The number of people affected by the food crisis in Chad is approximately the number of people living in cities of Ottawa and Toronto combined, but government officials and CARE workers have hope for a brighter future – with lots of work ahead.
In the country of Chad alone, 3.6 million people are finding it increasingly difficult to eat this year due to chronic poverty, erratic rains, high food prices, and regional conflict.
Despite these devastating figures, Barabara Jackson the humanitarian director of CARE International writes of her meetings with local government officials in Chad last week and her message is a positive one: “Chad is an oasis of peace and stability.”
Surrounded by neighbouring countries that are riddled with instability and conflict, Chad’s Ministers of Plan and Agriculture speak of their country as an oasis or safe haven with vast opportunity for growth and progress, as they recognize the value in their country’s oil and water reserves.
In an effort to make this positive vision a reality and alleviate the struggles currently facing Chadians country-wide, CARE Chad is working to repair wells, provide food and nourishment to the most vulnerable populations, and distribute seeds for planting to local communities.
In a community where water coverage only reaches 2% of the population, and women are forced to walk several kilometers on journeys of up to 10 hours, this CARE repaired well, is an easy fix with a vast impact. “This helps us a lot,” says Tamboshe Dere, 60. “I am happy the pumps are fixed. Before, we had to walk seven kilometers to get water.”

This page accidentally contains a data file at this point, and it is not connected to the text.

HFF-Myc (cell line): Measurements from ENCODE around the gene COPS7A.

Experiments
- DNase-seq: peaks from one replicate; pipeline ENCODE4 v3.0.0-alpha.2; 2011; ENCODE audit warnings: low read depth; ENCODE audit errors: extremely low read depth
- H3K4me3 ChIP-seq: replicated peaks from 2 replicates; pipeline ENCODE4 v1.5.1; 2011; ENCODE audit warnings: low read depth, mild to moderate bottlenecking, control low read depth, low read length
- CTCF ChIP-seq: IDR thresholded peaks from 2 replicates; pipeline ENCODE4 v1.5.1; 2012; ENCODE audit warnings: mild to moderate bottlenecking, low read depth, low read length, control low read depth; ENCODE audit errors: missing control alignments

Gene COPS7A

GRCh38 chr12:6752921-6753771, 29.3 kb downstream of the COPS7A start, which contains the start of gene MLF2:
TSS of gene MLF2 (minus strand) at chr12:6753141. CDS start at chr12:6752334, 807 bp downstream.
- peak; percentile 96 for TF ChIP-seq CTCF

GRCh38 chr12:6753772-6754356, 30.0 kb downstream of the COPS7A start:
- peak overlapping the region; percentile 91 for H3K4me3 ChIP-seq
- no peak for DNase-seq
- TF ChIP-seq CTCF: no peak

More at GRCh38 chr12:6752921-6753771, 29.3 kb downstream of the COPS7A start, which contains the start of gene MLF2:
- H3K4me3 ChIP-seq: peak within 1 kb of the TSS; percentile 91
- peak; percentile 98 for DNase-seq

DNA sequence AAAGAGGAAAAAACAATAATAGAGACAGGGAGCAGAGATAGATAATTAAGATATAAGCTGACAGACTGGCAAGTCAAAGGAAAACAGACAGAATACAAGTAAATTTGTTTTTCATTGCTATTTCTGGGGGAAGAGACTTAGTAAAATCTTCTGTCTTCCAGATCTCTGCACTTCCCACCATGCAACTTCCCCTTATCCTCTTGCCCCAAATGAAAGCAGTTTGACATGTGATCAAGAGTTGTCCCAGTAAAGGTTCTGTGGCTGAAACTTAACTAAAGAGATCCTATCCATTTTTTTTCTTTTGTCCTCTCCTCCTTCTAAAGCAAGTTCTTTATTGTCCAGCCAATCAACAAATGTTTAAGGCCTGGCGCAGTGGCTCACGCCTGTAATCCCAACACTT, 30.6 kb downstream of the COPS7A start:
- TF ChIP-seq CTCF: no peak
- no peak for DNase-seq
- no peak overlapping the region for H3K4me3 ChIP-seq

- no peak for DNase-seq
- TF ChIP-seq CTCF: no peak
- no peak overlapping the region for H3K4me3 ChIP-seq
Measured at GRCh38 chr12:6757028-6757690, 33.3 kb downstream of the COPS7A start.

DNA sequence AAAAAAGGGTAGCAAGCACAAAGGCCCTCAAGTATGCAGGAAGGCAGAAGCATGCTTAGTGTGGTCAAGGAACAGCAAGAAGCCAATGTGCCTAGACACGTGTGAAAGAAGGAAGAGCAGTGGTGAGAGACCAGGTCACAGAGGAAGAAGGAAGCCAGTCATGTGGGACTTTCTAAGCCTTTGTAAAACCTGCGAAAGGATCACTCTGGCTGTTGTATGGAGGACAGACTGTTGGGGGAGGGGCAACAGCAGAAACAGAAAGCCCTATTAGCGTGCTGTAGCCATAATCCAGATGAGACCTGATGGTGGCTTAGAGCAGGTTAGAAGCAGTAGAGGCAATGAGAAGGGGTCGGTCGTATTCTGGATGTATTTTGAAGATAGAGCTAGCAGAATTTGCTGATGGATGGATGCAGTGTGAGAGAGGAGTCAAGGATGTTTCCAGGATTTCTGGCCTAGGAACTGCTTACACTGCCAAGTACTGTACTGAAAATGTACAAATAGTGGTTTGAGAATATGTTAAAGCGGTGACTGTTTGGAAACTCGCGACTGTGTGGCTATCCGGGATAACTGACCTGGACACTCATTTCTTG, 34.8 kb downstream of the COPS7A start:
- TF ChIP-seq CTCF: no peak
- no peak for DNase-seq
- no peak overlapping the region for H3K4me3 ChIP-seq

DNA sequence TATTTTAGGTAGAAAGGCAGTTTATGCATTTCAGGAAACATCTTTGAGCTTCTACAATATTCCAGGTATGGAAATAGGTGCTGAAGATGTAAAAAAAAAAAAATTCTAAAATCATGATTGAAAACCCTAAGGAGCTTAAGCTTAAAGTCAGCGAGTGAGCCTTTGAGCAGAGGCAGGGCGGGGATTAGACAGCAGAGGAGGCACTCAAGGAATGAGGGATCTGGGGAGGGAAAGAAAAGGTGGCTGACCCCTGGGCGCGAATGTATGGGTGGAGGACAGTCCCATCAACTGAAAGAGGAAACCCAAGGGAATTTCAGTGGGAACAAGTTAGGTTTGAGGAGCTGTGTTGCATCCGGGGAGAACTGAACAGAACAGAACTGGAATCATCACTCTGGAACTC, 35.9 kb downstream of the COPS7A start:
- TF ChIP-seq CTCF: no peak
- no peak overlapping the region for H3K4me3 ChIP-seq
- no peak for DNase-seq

In addition to its ongoing long-term development work and support of refugees in eastern and southern Chad, CARE Chad is also supporting the local government’s response to the food crisis by providing a blanket feeding program to children ages 6-24 months, and to mothers breastfeeding infants under six months. This blanket feeding program offers nutrient-rich food like “Plumpy Nuts”, and “Super Cereal” to mothers and children, with the goal of fighting malnutrition in these vulnerable age groups.
Barbara Jackson also writes about speaking with young women receiving blanket feeding and general food distribution and the success of the program so far. The women, grateful about being asked their opinions expressed, “The food has helped as we had nothing, but we have many people to share it with including our elderly who are not able to walk to collect the food and who have not been counted.”
“Clearly we have much work to do,” writes Barbara.
Chad, while being a “forgotten” country, is also a country ripe for opportunity and one in which we and other partners should support to develop communities’ and governments’ clear recognition of concerns of building resiliency and adaptation to the climatic and economic challenges of the present and the future. We need to continue to invest now and over a longer term to build individuals’ and communities’ abilities as we listen and learn from their local experience and voices to shape a strong, resilient and courageous future.
- Barbara Jackson, Humanitarian Director, CARE international